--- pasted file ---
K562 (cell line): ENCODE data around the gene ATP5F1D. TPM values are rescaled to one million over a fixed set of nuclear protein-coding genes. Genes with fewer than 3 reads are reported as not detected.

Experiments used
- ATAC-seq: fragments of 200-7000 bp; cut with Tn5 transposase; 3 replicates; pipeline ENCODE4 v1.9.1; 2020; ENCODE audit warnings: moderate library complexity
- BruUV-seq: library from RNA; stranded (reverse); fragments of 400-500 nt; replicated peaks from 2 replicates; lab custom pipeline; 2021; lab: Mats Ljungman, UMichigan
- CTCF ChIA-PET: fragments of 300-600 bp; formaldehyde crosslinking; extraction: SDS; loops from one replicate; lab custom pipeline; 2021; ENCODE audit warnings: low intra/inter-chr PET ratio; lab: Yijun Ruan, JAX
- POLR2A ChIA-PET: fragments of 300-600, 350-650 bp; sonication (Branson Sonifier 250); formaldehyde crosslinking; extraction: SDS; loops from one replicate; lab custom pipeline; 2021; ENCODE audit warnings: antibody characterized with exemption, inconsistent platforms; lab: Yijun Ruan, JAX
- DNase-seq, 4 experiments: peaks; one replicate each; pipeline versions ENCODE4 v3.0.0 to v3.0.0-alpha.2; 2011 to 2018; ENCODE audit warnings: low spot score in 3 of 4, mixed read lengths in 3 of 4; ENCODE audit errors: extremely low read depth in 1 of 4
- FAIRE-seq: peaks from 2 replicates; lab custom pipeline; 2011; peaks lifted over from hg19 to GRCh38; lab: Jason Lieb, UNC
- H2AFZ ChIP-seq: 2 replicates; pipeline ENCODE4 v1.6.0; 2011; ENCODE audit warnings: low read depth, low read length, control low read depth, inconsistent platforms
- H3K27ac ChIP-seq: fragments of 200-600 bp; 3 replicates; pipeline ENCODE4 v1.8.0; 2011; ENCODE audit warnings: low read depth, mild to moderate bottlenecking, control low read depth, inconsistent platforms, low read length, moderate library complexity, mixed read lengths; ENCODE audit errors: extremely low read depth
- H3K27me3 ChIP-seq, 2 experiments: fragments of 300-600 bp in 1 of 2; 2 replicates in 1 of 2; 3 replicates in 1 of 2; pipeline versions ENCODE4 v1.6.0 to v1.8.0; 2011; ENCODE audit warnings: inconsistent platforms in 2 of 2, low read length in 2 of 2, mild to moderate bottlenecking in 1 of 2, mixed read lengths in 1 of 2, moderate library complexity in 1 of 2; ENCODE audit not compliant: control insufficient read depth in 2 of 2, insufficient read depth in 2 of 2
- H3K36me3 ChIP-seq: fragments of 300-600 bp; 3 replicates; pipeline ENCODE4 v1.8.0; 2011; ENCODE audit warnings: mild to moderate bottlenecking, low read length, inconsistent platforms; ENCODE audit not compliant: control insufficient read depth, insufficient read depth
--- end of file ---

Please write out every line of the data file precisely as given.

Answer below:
K562 (cell line): ENCODE data around the gene ATP5F1D. TPM values are rescaled to one million over a fixed set of nuclear protein-coding genes. Genes with fewer than 3 reads are reported as not detected.

Experiments used
- ATAC-seq: fragments of 200-7000 bp; cut with Tn5 transposase; 3 replicates; pipeline ENCODE4 v1.9.1; 2020; ENCODE audit warnings: moderate library complexity
- BruUV-seq: library from RNA; stranded (reverse); fragments of 400-500 nt; replicated peaks from 2 replicates; lab custom pipeline; 2021; lab: Mats Ljungman, UMichigan
- CTCF ChIA-PET: fragments of 300-600 bp; formaldehyde crosslinking; extraction: SDS; loops from one replicate; lab custom pipeline; 2021; ENCODE audit warnings: low intra/inter-chr PET ratio; lab: Yijun Ruan, JAX
- POLR2A ChIA-PET: fragments of 300-600, 350-650 bp; sonication (Branson Sonifier 250); formaldehyde crosslinking; extraction: SDS; loops from one replicate; lab custom pipeline; 2021; ENCODE audit warnings: antibody characterized with exemption, inconsistent platforms; lab: Yijun Ruan, JAX
- DNase-seq, 4 experiments: peaks; one replicate each; pipeline versions ENCODE4 v3.0.0 to v3.0.0-alpha.2; 2011 to 2018; ENCODE audit warnings: low spot score in 3 of 4, mixed read lengths in 3 of 4; ENCODE audit errors: extremely low read depth in 1 of 4
- FAIRE-seq: peaks from 2 replicates; lab custom pipeline; 2011; peaks lifted over from hg19 to GRCh38; lab: Jason Lieb, UNC
- H2AFZ ChIP-seq: 2 replicates; pipeline ENCODE4 v1.6.0; 2011; ENCODE audit warnings: low read depth, low read length, control low read depth, inconsistent platforms
- H3K27ac ChIP-seq: fragments of 200-600 bp; 3 replicates; pipeline ENCODE4 v1.8.0; 2011; ENCODE audit warnings: low read depth, mild to moderate bottlenecking, control low read depth, inconsistent platforms, low read length, moderate library complexity, mixed read lengths; ENCODE audit errors: extremely low read depth
- H3K27me3 ChIP-seq, 2 experiments: fragments of 300-600 bp in 1 of 2; 2 replicates in 1 of 2; 3 replicates in 1 of 2; pipeline versions ENCODE4 v1.6.0 to v1.8.0; 2011; ENCODE audit warnings: inconsistent platforms in 2 of 2, low read length in 2 of 2, mild to moderate bottlenecking in 1 of 2, mixed read lengths in 1 of 2, moderate library complexity in 1 of 2; ENCODE audit not compliant: control insufficient read depth in 2 of 2, insufficient read depth in 2 of 2
- H3K36me3 ChIP-seq: fragments of 300-600 bp; 3 replicates; pipeline ENCODE4 v1.8.0; 2011; ENCODE audit warnings: mild to moderate bottlenecking, low read length, inconsistent platforms; ENCODE audit not compliant: control insufficient read depth, insufficient read depth